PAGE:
Let's say that I have a binary that I am building, and I include a bunch of files that are never actually used, and do the subsequent linking to the libraries described by those include files? (again, these libraries are never used)
What are the negative consequences of this, beyond increased compile time?
A few I can think of are namespace pollution and binary size
In addition to compile time; Increased complexity, needless distraction while debugging, a maintenance overhead.
Apart from that, nothing.
In addition to what Sasha lists is maintenance cost. Will you be able to detect easily what is used and what is not used in the future when and if you chose to remove unused stuff?
If the libraries are never used, there should be no increase in size for the executable.
Depending on the exact linker, you might also notice that the global objects of your unused libraries still get constructed. This implies a memory overhead and increases startup costs.
If the libraries you're including but not using aren't on the target system, it won't be able to compile even though they aren't necessary.
Here is my answer for a similar question concerning C and static libraries. Perhaps it is useful to you in the context of C++ as well.
You mention an increase in the compilation time. From that I understand the libraries are statically linked, and not dynamically. In this case, it depends how the linker handles unused functions. If it ignores them, you will have mostly maintenance problems. If they’ll be included, the executable size will increase. Now, this is more significant than the place it takes on the hard drive. Large executables could run slower due to caching issues. If active code and non-active code are adjacent in the exe, they will be cached together, making the cache effectively smaller and less efficient.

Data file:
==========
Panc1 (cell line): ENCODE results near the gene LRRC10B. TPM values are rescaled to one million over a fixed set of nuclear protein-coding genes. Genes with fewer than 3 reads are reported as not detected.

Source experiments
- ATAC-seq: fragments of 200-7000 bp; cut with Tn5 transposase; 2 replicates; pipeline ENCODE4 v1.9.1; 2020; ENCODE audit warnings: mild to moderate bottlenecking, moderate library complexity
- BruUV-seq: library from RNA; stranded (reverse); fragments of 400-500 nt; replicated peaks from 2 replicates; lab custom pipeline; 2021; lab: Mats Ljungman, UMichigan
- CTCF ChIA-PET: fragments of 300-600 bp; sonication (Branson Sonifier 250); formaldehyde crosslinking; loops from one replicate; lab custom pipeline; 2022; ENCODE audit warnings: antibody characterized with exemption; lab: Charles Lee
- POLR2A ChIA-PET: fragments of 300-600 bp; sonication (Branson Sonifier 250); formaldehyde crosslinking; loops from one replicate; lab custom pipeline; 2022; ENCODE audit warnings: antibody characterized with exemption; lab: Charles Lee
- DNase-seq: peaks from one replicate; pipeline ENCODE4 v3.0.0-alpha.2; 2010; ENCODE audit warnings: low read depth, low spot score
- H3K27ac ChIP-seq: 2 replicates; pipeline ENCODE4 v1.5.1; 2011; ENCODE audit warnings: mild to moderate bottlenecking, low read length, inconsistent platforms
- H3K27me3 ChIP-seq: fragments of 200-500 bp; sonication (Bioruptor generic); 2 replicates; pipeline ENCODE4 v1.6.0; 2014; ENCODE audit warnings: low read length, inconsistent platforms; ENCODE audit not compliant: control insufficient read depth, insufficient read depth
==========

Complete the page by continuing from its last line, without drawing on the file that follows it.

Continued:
VC2005 and above have an optimization called PGO, which orders the code within the executable in a way that ensures effective caching of code that is often used. I don’t know if g++ has a similar optimization, but it’s worth looking into that.
A little compilation here of the issues, wiki-edit it as necessary:
The main problem appears to be: Namespace Pollution This can cause problems in future debugging, version control, and increased future maintenance cost.
There will also be, at the minimum, minor Binary Bloat, as the function/class/namespace references will be maintained (In the symbol table?). Dynamic libraries should not greatly increase binary size(but they become a dependency for the binary to run?). Judging from the GNU C compiler, statically linked libraries should not be included in final binary if they are never referenced in the source. (Assumption based on the C compiler, may need to clarify/correct)
由于函数/类/命名空间引用将被维护(在符号表中?),因此至少还会有次要的二进制膨胀。动态库不应该大大增加二进制大小(但它们成为二进制运行的依赖项?)。从GNU C编译器来看,如果从未在源代码中引用静态链接库,则不应将其包含在最终二进制文件中。 (基于C编译器的假设,可能需要澄清/纠正)
Also, depending on the nature of your libraries, global and static objects/variables may be instantiated, causing increased startup time and memory overhead.